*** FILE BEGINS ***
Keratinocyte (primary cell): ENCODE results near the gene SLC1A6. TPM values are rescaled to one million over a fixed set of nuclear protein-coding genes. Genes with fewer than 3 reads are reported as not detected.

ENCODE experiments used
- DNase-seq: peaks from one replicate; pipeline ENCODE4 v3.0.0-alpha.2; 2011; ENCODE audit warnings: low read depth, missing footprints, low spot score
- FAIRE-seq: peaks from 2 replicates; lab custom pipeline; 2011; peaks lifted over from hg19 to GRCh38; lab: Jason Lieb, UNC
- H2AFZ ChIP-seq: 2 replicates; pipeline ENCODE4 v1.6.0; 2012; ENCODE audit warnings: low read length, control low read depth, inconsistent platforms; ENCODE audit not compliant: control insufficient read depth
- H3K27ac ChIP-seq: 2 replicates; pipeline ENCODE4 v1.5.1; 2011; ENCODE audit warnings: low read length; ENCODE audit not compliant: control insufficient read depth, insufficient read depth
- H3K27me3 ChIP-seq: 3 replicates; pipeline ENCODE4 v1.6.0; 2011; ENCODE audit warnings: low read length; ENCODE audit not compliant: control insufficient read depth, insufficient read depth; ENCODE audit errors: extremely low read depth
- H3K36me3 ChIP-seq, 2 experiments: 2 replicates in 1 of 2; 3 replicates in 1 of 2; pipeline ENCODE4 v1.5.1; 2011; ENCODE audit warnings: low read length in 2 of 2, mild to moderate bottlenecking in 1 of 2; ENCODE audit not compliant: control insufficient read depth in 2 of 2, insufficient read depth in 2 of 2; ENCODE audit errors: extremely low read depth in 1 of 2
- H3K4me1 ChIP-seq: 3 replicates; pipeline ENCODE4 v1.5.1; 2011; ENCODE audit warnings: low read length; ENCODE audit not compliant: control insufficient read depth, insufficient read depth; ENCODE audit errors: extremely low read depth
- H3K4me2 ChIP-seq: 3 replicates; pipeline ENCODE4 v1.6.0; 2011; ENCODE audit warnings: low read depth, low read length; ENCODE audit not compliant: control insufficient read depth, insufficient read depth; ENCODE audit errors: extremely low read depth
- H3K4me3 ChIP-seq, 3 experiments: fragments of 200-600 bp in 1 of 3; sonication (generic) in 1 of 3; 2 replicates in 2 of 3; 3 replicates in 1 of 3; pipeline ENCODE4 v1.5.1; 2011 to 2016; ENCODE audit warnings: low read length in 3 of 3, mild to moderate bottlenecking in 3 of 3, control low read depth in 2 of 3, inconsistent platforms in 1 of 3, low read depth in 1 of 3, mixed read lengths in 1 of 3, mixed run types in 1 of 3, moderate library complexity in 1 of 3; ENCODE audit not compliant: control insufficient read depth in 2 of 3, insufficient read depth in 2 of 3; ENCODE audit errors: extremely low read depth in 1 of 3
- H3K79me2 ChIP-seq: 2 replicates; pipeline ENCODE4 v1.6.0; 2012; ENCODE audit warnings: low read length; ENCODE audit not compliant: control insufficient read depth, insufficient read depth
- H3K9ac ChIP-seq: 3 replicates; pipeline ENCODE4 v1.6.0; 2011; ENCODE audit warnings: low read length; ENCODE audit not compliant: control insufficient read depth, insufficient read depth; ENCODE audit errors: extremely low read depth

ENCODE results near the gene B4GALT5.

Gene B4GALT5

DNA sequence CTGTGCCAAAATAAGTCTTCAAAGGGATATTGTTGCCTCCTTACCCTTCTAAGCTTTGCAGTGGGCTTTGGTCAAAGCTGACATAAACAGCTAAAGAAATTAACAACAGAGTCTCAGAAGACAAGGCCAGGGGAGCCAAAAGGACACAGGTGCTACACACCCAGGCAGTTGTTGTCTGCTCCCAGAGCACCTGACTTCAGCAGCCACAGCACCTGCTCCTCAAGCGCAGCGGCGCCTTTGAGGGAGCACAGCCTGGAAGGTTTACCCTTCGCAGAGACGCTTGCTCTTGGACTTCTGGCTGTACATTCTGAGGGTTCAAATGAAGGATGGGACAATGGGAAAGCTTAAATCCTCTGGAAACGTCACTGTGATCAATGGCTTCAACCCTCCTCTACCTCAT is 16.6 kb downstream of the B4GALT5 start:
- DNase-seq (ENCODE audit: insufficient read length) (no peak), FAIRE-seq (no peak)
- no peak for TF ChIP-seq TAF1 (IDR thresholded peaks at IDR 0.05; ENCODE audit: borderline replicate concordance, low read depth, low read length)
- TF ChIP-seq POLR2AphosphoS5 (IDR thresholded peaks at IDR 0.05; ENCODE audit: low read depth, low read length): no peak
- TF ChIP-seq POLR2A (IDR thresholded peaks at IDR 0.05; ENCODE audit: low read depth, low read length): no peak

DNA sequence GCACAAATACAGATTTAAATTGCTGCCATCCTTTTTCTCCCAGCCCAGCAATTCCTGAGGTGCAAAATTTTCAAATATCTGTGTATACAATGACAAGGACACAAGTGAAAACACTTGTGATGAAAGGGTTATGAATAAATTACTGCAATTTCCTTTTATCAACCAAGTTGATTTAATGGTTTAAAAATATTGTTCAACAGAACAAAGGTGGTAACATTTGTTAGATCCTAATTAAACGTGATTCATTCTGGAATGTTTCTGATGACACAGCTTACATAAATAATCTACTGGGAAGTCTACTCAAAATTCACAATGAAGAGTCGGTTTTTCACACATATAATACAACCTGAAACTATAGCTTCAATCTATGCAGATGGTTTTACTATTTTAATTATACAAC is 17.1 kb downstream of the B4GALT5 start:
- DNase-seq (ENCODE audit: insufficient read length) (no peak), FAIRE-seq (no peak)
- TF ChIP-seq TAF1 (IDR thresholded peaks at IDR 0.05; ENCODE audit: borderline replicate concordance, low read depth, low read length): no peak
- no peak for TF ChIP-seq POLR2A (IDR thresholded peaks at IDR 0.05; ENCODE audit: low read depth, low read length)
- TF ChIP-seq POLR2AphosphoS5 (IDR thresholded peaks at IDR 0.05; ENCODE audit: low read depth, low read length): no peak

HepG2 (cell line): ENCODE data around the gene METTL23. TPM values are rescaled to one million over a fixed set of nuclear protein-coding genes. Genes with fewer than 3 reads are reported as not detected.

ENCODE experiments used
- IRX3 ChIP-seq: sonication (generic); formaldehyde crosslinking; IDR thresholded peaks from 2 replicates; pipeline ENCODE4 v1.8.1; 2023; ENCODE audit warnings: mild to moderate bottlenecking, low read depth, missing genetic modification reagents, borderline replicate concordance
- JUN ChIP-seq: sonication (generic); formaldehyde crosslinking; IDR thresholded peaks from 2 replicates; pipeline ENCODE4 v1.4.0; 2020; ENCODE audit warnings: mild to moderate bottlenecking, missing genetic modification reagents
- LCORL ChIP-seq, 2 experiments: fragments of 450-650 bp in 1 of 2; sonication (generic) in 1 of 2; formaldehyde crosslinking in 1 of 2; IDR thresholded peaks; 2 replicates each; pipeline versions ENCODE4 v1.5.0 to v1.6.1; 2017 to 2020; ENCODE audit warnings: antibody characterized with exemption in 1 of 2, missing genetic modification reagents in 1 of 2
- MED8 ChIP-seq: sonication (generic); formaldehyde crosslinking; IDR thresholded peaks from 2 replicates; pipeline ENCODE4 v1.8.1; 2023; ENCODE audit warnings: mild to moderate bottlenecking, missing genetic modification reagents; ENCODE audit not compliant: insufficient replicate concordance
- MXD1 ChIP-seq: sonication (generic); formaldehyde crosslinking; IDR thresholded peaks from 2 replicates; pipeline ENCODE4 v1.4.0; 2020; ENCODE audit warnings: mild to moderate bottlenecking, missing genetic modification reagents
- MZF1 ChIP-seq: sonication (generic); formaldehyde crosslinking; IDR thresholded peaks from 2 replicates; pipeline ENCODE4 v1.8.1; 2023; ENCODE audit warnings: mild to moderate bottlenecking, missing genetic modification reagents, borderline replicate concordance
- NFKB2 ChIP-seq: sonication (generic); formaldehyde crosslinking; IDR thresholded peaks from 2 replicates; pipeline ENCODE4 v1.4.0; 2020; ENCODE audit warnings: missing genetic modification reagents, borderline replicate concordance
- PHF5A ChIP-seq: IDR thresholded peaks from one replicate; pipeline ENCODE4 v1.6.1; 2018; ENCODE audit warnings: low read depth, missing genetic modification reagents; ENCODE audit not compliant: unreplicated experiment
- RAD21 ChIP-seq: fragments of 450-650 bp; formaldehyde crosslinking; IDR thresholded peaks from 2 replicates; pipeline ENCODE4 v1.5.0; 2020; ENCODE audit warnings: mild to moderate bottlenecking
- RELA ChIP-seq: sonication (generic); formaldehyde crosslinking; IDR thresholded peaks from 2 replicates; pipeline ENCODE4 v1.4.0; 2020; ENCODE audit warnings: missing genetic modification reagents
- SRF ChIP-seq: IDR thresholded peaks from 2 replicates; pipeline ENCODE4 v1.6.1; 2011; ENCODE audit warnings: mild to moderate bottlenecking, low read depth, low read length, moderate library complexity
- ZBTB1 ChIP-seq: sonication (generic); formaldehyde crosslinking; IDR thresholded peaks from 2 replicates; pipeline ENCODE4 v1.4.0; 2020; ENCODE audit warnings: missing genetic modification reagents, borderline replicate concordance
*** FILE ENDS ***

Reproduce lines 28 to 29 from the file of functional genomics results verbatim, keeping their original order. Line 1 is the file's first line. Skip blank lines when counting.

- IRX3 ChIP-seq: sonication (generic); formaldehyde crosslinking; IDR thresholded peaks from 2 replicates; pipeline ENCODE4 v1.8.1; 2023; ENCODE audit warnings: mild to moderate bottlenecking, low read depth, missing genetic modification reagents, borderline replicate concordance
- JUN ChIP-seq: sonication (generic); formaldehyde crosslinking; IDR thresholded peaks from 2 replicates; pipeline ENCODE4 v1.4.0; 2020; ENCODE audit warnings: mild to moderate bottlenecking, missing genetic modification reagents